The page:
Farmer Iron
Agriculture and the Internet of things

Agriculture and the Internet of things

The idea of being totally connected sounds great, but what might that really mean in the future?

Last year at the Consumer Electronics Show talk of the "internet of things" really started big. And the idea has flourished into this year's CES.

The idea is that devices would be connected across a network and linked to the cloud in some fashion. But what might that mean for farmers? What follows is a hypothetical, but potentially realistic, way that such a tool might be applied to your farm equipment.

If a part is going to fail, wouldn't you rather know beforehand so you could avoid unscheduled downtime? Those days may be ahead.

Data-connected farm equipment already provides manufacturers rich information strictly about how their machines perform across a wide range of uses. This is anonymized data that just shows Model X performance on several different farms in several different situations. These systems also record failures, downtime, unproductive time and more.

So if Brand X analyzes the data for that model machine and finds that a specific bearing always fails within 20 hours of operating above a specific temperature. It might be a bearing that works just fine, but when it fails it's a big deal (think main bearings). Now you have a specific potential failure case that may have some value for other users.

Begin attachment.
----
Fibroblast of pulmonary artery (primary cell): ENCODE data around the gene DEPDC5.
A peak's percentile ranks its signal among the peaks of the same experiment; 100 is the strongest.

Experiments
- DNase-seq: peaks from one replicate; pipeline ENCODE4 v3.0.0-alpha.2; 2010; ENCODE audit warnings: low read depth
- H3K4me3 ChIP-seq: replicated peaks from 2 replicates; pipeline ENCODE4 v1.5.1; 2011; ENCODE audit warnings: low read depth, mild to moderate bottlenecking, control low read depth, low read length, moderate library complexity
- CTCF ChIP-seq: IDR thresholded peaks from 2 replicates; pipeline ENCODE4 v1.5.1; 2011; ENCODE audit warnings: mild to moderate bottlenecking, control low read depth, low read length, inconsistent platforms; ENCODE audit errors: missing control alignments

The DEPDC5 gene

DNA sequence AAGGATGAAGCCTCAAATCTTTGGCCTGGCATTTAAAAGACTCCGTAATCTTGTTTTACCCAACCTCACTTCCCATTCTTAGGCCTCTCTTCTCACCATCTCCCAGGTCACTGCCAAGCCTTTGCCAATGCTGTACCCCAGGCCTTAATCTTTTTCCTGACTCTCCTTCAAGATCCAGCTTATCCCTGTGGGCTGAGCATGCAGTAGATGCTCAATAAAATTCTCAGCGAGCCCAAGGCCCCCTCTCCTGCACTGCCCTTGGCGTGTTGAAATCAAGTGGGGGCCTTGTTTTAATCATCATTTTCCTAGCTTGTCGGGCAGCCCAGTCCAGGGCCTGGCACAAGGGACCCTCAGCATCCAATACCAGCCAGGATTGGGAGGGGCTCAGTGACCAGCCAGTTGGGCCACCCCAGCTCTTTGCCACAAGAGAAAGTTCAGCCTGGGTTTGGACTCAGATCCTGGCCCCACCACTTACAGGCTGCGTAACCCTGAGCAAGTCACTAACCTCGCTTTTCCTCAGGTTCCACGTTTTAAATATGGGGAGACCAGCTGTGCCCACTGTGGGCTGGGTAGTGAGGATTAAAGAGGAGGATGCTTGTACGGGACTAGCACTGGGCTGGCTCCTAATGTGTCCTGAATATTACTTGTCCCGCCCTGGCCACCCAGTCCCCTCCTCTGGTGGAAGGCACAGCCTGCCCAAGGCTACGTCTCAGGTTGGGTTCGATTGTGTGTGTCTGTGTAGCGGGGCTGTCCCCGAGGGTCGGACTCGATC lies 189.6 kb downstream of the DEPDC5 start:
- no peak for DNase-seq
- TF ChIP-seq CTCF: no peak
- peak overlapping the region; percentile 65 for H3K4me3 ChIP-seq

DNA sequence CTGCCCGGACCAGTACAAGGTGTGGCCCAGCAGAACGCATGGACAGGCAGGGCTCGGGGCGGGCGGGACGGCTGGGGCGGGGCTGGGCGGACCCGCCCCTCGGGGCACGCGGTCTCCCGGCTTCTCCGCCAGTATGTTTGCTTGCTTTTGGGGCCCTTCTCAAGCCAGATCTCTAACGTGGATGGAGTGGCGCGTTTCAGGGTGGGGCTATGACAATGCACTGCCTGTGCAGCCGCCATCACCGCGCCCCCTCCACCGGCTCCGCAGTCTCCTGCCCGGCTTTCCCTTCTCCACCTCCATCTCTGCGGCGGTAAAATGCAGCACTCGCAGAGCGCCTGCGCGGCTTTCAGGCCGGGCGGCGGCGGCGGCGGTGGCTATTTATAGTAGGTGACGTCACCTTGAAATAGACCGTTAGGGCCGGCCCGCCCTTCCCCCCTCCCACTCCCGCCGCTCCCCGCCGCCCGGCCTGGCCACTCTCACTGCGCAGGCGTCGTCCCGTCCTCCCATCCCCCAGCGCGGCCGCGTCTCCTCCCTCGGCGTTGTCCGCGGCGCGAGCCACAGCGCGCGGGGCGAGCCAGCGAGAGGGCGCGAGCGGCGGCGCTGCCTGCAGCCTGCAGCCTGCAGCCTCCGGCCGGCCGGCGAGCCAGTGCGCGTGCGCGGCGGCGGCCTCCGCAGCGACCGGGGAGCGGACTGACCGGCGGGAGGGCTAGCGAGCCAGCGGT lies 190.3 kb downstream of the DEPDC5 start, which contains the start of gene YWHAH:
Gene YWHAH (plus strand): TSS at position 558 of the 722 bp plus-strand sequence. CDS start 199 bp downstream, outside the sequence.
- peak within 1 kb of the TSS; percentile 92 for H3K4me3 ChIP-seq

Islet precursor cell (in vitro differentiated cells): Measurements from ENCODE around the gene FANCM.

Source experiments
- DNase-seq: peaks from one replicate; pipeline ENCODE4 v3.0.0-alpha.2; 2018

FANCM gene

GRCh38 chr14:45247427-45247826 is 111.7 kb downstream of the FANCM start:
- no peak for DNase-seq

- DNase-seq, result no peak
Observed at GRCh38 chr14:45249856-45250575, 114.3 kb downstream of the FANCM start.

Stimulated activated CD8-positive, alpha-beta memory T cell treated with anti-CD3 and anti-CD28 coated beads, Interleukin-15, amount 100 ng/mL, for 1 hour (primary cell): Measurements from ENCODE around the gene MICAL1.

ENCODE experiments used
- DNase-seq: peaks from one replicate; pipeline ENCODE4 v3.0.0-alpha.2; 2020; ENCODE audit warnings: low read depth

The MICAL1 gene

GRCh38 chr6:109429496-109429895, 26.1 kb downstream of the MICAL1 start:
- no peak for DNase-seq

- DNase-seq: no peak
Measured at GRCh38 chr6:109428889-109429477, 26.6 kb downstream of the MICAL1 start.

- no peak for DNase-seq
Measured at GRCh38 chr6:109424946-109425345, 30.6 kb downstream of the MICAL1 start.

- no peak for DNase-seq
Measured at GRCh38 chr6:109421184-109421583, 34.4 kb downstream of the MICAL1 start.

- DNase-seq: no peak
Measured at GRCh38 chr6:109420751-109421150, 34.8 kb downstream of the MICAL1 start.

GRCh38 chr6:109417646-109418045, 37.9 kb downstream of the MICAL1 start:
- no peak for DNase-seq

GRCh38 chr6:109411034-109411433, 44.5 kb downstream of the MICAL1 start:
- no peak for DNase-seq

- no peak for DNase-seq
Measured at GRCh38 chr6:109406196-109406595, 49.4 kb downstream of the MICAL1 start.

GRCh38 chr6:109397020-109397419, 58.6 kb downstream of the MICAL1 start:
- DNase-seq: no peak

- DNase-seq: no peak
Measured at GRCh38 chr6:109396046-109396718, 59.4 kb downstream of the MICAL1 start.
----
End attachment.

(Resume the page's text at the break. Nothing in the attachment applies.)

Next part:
What if your dealer - using information based on thousands of operating tractors in the field - could detect an imminent failure of that part in one of your machines, before it failed? The dealer, who must have your permission to monitor equipment, could send you a note saying that a specific tractor is showing signs that this part may fail within the next 20 hours.

While it might sound a little far-fetched today, just remember the iPad is just turning 5 this year. The ubiquitous nature of the Internet combined with machines that share information through the cloud could offer this level of machine management, some day.

Back to the imminent failure of that part: Consider the price of scheduled downtime versus non-scheduled downtime. The alert from your dealer allows you to schedule a stop - perhaps having the part fixed overnight in the middle of planting season. The aim would be to avoid the emergency repair and a premium service fee for the rush. That doesn't count the value of no unscheduled downtime where opportunity costs can mount fast if the failure occurs during planting or some other critical fieldwork.

That's one way the "internet of things" could impact the way you farm in the future. It's something to ponder.

Hide comments


  • Allowed HTML tags: <em> <strong> <blockquote> <br> <p>

Plain text

  • No HTML tags allowed.
  • Web page addresses and e-mail addresses turn into links automatically.
  • Lines and paragraphs break automatically.